Atkins said there are times when his job is more rewarding than ever, when he’s able to help people improve their lives and fix their problems.

“We’ve taken people for public intoxication, and they will come up to me later and thank me for getting them into a program,” Atkins said. “The person that made that mistake is aware and tries to fix it for him or herself, and that is very rewarding for me.”

As for Atkins, he said his shift can be lonely at times.

“It can be lonesome sometimes, but people are funny though,” Atkins said. “All of our computers have Wi-Fi and I even play some Pandora music too so I can keep myself occupied. The moment you think it’s a quiet night though, something happens. There are some things you don’t say in the police force because you can jinx yourself. You don’t ever say it’s going to be a quiet night.”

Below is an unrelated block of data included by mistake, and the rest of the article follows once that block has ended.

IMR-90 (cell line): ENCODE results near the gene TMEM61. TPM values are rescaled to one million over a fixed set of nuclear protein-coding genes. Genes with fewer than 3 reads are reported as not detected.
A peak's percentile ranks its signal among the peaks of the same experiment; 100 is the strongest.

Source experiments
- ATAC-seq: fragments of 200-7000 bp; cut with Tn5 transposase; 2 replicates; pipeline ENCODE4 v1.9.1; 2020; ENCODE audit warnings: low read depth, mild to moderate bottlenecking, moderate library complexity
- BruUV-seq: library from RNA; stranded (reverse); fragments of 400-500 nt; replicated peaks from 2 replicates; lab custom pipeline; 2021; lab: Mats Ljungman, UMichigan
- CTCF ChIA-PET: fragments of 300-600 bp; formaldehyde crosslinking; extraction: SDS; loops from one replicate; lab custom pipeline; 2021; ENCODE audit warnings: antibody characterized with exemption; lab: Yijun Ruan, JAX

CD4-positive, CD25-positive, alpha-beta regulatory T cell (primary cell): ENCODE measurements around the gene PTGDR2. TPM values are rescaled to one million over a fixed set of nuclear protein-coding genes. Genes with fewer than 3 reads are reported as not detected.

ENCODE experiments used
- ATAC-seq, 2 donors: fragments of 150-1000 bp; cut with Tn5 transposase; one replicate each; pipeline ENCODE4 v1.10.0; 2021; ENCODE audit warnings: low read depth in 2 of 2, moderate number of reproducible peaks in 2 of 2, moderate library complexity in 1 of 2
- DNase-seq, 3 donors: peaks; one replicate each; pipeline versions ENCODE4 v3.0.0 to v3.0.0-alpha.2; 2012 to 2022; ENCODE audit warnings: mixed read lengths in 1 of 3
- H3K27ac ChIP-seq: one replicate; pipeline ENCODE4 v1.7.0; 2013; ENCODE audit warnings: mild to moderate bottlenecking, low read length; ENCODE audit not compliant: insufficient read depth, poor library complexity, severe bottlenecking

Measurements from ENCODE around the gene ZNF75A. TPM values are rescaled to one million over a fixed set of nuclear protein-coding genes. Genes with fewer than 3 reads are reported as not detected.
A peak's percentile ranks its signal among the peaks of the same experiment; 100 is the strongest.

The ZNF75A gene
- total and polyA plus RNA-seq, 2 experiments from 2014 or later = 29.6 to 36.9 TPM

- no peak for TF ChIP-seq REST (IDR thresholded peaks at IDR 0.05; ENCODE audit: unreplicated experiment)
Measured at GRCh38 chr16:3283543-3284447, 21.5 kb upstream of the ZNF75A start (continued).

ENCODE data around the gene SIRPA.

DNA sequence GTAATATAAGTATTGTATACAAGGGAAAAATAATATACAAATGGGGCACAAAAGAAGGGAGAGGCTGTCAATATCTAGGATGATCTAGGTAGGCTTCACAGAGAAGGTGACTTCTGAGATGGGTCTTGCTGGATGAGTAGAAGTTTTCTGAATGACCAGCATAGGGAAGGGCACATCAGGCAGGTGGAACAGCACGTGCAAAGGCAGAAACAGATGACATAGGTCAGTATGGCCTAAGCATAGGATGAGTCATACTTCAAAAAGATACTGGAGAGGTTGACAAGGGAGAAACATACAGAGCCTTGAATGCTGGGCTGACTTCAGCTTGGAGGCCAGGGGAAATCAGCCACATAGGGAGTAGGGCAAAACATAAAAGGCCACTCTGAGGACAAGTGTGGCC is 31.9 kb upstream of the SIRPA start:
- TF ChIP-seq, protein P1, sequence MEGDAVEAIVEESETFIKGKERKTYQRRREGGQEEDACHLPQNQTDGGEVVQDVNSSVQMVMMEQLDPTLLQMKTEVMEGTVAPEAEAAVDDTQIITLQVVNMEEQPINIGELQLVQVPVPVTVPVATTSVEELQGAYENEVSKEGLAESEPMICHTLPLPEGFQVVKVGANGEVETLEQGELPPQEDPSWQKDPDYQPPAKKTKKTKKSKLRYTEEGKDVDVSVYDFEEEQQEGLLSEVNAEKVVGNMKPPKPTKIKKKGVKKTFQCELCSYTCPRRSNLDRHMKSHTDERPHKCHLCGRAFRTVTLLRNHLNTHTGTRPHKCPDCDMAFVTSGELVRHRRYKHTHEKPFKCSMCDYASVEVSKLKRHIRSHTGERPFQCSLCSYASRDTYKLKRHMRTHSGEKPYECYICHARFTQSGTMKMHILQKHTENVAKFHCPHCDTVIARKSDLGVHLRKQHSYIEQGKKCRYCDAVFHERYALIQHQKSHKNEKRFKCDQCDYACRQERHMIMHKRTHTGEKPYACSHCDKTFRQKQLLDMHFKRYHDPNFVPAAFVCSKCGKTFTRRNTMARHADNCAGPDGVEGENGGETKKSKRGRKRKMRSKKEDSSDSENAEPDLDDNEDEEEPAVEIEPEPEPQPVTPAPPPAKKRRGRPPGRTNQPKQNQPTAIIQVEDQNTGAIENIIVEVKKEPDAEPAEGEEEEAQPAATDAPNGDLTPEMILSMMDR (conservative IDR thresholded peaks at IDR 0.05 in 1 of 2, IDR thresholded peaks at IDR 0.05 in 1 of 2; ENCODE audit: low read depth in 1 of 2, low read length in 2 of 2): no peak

Once Atkins’ shift is over, he returns home and feels humbled about his job.

“I’m not stuck in an office all day,” Atkins said. “Instead, I get to be out in the community. When I get home at the end of the day and take these boots off, I’m back to being Chance. If you can’t disconnect, the stress will load up on you. I don’t wear this badge and gun for the glory, I wear this because the people of the University of Alabama, and the people in this community, have entrusted me to uphold the law. If you see a police officer, don’t hesitate to say hello to one of us. People forget that we are just like anybody else.”